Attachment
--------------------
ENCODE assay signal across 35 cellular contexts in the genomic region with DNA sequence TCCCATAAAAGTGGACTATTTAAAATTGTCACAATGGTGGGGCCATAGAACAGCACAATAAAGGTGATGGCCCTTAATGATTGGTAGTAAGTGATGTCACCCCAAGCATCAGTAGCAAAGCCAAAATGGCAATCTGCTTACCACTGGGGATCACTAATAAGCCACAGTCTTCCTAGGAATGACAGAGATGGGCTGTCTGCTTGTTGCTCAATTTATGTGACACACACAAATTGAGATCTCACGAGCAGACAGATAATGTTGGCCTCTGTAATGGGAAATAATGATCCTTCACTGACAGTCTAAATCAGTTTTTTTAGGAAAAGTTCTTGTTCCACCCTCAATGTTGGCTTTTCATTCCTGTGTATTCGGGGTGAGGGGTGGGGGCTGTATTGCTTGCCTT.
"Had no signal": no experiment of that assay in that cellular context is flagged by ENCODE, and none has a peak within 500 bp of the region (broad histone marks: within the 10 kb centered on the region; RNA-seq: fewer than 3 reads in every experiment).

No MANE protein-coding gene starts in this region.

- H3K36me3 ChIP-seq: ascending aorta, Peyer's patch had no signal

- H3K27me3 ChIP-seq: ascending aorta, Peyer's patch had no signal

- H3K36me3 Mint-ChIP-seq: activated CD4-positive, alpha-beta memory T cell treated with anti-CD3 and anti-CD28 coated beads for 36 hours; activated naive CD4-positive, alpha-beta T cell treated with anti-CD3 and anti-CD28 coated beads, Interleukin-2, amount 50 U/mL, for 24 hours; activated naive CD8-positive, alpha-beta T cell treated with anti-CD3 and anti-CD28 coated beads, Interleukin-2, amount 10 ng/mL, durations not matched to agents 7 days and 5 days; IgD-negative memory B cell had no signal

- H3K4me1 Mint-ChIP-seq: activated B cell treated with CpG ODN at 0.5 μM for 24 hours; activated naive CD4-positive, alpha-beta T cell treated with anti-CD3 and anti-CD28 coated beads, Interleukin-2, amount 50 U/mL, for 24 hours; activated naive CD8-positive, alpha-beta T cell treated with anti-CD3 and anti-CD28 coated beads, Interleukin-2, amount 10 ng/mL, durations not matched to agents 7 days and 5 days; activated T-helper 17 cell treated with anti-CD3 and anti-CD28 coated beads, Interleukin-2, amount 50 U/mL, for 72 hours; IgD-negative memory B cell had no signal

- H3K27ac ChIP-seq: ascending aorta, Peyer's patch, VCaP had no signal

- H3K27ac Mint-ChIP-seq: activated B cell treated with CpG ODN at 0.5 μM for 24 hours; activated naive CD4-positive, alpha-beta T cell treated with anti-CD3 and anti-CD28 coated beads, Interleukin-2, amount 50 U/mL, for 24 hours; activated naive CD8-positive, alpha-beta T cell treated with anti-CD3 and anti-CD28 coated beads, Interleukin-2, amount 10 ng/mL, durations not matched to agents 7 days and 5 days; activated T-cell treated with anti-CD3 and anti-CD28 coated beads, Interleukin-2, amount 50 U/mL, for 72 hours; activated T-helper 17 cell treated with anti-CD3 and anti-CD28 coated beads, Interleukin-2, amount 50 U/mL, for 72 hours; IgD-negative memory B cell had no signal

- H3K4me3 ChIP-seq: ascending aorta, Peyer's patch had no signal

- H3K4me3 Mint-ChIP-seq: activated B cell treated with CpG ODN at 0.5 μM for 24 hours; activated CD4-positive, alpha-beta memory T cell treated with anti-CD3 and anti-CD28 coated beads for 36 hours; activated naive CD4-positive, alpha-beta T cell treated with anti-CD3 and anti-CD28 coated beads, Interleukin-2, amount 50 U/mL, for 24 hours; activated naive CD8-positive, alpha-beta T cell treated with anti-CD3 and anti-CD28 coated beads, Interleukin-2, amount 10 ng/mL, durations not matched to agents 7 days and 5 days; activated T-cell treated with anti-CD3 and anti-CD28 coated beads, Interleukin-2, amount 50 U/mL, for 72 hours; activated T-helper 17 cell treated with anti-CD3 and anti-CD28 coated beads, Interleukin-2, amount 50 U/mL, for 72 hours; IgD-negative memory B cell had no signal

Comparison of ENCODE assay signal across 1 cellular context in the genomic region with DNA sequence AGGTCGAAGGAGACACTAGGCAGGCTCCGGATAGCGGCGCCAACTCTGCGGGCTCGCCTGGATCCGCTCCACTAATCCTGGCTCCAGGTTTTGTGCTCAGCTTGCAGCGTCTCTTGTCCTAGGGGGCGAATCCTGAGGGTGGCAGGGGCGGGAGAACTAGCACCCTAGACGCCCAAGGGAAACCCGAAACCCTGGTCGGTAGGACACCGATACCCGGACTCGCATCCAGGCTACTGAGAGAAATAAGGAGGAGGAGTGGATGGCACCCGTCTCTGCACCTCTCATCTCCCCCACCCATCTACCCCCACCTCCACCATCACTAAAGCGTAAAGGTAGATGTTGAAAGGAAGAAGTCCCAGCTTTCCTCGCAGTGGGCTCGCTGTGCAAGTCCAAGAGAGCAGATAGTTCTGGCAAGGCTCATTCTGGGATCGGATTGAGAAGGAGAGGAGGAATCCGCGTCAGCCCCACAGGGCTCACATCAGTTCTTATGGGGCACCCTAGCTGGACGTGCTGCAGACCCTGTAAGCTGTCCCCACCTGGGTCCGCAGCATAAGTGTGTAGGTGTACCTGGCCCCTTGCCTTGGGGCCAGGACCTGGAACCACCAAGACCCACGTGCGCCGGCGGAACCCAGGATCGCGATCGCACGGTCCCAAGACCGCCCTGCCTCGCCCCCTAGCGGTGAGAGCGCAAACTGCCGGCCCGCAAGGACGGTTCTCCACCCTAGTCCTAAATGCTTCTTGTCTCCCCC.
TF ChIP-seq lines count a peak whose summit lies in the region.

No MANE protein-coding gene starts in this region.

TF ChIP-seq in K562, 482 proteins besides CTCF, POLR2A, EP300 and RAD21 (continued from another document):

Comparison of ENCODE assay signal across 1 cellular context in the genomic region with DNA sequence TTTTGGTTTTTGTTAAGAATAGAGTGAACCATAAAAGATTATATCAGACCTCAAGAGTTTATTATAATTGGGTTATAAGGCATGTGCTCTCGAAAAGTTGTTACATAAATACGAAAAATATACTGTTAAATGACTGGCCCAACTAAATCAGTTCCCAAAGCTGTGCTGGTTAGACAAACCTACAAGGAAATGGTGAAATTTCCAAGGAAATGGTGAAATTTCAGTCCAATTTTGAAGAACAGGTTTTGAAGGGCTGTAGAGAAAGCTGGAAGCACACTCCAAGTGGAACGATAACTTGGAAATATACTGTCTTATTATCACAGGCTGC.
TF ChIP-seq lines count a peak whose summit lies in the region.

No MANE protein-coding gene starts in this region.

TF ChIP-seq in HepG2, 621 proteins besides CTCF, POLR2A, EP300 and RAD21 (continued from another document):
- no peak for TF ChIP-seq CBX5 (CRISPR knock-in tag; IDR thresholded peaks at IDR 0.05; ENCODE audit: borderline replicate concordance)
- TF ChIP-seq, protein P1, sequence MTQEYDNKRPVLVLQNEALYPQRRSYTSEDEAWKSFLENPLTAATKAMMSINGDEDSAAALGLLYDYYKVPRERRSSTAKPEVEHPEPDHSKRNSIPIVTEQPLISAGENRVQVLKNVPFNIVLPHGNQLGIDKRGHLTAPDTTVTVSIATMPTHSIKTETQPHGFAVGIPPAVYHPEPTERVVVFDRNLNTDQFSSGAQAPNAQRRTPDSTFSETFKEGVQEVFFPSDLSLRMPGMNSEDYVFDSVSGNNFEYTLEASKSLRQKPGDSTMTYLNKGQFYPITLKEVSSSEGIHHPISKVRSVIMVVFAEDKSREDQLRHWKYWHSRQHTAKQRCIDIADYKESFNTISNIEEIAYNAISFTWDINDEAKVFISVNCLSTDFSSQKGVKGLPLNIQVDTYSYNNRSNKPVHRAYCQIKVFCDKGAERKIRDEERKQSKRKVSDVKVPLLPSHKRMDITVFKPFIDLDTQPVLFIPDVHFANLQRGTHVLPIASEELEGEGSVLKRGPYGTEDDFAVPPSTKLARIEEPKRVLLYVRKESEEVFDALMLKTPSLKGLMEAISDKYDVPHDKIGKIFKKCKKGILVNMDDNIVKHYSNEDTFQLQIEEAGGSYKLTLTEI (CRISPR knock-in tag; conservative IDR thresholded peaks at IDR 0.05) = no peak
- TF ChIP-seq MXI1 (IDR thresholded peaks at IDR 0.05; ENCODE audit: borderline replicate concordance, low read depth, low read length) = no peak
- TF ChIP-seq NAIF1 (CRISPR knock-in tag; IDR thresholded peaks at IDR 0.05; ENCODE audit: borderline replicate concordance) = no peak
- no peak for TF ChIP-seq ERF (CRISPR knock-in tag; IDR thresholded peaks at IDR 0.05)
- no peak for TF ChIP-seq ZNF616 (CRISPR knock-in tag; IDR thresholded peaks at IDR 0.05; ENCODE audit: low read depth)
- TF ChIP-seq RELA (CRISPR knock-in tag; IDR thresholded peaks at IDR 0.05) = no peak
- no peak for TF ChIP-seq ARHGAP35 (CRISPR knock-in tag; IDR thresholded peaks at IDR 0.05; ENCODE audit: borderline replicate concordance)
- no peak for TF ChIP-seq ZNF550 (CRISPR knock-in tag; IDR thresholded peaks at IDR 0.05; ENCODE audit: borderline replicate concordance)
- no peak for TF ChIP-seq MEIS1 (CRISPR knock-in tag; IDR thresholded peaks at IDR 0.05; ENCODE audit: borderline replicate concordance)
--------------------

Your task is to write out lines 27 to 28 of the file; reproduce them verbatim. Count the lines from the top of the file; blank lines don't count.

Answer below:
- no peak for TF ChIP-seq ARHGAP35 (CRISPR knock-in tag; IDR thresholded peaks at IDR 0.05; ENCODE audit: borderline replicate concordance)
- no peak for TF ChIP-seq ZNF550 (CRISPR knock-in tag; IDR thresholded peaks at IDR 0.05; ENCODE audit: borderline replicate concordance)